The approach to invest as a retiree is generally different from that of a younger individual. Each group is in a different phase of life and require different retirement financial choices. They've got different objectives, financial prospects, and, most importantly, different time lines to achieve what they desire financially. These dissimilarities demand distinct risk tolerances for them - and thus different retirement financial options.
As a retired person, don't look to see which fund or stocks did best in the last 12 months. The investments that do best almost always have the most risk (equivalent chance to rise or fall). Instead, you would like any retirement financial option to possess a high 'risk adjusted return," which means, you want the maximum return for an accepted amount of risk, not only the highest return. By selecting retirement financial options based on risk profile, you'll have a more secure portfolio than with a focus on returns. As investment experts know: you CAN control your risk but you cannot control your return.
When you comprehend your tolerance for risk, you will better select retirement financial options consistent with your tolerance. This will allow you to sleep much better - aware that tomorrow you probably will not be destitute. That is because although we prefer to look for big returns, no reward will ever be large enough if the consequences of losing are far too much to bear. Realizing what we can't afford to lose is the first rule of sound retirement investing.
All of us make investments for income and appreciation. More of either is welcomed. But sadly 'more' comes at a risk. Higher retirement investment returns certainly are related with higher risk profiles (in most cases). And greater risk indicates greater chance of loss. Nevertheless, where there is very little or no risk, your effective return - after taxes and inflation - is usually little, none, or slightly negative (if you get 1% at the bank, after taxes and loss of purchasing power, you have a negative return).
Numerous retirement financial options include a published 'Sharpe ratio.' You will notice this number for instance in Morningstar when evaluating mutual funds. Read the description in Morningstar and also you will understand how this is a essential barometer that will help you choose suitable retirement financial options. (the Sharpe ratio is a way to quantity investments that offer the most return for a given amount of accepted risk).
We are able to apprise ourselves of our retirement investment risk tolerance by thinking about our answers to four concerns:
1. Status - What's your present economic situation?
2. Objective - What do you want to accomplish through your investing?
3. Loss level- How much of what you own are you willing to lose searching for higher earnings (note: when we speak of loss, in most cases, investment losses are temporary and not permanent)?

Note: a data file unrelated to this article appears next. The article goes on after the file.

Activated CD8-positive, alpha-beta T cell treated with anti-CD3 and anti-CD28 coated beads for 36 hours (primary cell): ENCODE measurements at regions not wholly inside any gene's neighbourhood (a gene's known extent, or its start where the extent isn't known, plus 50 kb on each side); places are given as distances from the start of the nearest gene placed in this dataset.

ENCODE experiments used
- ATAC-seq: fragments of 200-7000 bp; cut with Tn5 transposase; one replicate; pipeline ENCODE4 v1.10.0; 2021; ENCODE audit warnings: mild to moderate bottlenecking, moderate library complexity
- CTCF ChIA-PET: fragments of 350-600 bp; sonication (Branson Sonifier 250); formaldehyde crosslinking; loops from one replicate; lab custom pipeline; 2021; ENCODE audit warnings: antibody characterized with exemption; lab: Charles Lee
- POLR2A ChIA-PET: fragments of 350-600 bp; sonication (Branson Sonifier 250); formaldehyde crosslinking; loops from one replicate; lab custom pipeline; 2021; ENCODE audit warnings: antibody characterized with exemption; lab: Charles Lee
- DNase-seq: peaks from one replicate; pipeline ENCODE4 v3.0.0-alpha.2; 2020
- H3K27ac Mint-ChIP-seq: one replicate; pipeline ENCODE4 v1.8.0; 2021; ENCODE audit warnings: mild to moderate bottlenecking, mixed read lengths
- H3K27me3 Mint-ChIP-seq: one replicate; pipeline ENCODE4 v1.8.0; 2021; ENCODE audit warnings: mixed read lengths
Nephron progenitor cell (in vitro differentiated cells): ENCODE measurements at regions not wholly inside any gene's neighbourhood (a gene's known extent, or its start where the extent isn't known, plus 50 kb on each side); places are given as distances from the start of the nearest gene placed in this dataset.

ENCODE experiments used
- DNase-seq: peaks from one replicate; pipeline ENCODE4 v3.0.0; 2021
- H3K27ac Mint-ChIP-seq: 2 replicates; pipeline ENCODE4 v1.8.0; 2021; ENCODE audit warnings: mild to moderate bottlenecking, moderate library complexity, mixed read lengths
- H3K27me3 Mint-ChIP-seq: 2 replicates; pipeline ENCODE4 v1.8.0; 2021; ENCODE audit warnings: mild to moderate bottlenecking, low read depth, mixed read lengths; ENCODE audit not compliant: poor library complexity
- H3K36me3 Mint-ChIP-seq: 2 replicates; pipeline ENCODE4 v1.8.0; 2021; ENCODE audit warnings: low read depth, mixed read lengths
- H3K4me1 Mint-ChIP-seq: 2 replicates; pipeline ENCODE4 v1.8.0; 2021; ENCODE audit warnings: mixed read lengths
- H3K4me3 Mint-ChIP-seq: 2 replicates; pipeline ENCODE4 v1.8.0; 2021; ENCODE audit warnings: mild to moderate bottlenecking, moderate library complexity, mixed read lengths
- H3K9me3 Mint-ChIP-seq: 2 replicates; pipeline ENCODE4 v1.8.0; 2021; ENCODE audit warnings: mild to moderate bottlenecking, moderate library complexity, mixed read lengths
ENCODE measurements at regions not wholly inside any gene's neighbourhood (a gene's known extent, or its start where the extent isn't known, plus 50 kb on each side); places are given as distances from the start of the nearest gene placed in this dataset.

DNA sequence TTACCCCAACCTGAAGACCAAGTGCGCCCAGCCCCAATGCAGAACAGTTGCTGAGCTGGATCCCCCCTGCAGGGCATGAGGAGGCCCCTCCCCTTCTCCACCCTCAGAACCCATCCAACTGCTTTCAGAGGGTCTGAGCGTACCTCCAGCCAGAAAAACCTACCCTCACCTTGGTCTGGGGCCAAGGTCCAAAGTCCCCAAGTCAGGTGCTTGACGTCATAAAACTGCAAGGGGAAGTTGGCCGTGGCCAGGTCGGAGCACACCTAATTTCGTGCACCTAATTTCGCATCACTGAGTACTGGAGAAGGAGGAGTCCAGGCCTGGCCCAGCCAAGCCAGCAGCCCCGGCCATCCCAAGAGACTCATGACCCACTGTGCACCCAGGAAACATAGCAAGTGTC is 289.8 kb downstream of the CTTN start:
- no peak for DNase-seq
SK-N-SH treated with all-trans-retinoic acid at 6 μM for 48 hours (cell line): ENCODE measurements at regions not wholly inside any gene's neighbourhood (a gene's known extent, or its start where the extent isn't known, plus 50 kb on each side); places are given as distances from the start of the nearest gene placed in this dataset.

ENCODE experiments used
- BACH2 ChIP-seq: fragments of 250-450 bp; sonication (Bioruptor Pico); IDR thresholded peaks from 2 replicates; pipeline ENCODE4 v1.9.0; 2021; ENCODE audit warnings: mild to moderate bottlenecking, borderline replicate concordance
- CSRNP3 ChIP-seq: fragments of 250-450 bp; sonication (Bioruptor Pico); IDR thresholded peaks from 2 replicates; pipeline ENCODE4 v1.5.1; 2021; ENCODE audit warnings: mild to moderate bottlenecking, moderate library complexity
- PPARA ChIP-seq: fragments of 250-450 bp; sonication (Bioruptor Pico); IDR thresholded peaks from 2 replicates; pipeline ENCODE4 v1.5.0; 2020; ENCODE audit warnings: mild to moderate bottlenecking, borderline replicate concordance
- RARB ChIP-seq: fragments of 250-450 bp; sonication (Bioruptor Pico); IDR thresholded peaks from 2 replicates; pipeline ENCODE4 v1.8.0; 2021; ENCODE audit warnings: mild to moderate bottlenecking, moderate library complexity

4. How much do you need to earn on investments to meet retirement financial goals
As a retiree, your economic status is determined by your income from social security and/or pension along with what your retirement savings can supply for income. And you're lifestyle is practically set for the duration of your retirement years.
The amount of earnings and wealth you have decides how much you can afford to lose in your retirement financial options -i.e. the amount of fluctuation you can tolerate in your portfolio. If you have only minor savings and little or no pension/social security, all of which you count on for living expenses, you will need a safe profile in any selected retirement financial option. However, if you live comfortably on a pension and social security, you may afford to take more risk, within reason of course, with retirement financial options that can offer a higher return.
However, here's a paradox. If your pension and social security are not enough for your living expenditures, you might have to get a particular return on your retirement portfolio just to make it financially. In that situation, it might be prudent to not opt for the least risky retirement financial options because they won't pay sufficiently to pay your expenses. For example, if you really need to take 6% yearly out of your portfolio and it's all sitting in bank accounts earning 1%, you'll have the problem of eroding your principal over time and outliving your cash. More risk is a retirement investing necessity in such a situation.
The table shows the circumstances and financial risk degrees associated with the four elements that determine your retirement investment risk tolerance. Use your circumstance to each element to see what degree of financial risk tolerance you need to attribute to yourself and also to your retirement financial options.
4 Elements That Determine Your Risk Tolerance
|Element||Low risk||Medium risk||High risk|
|Maintain status||Moderate increase status||Large increase in status|
|Status||Barely Secure||Moderately Secure||Very Secure (comfortable)|
|Loss Capability||Little or None||Moderate||High|
|Need to Earn
||Little or None||Moderate||High|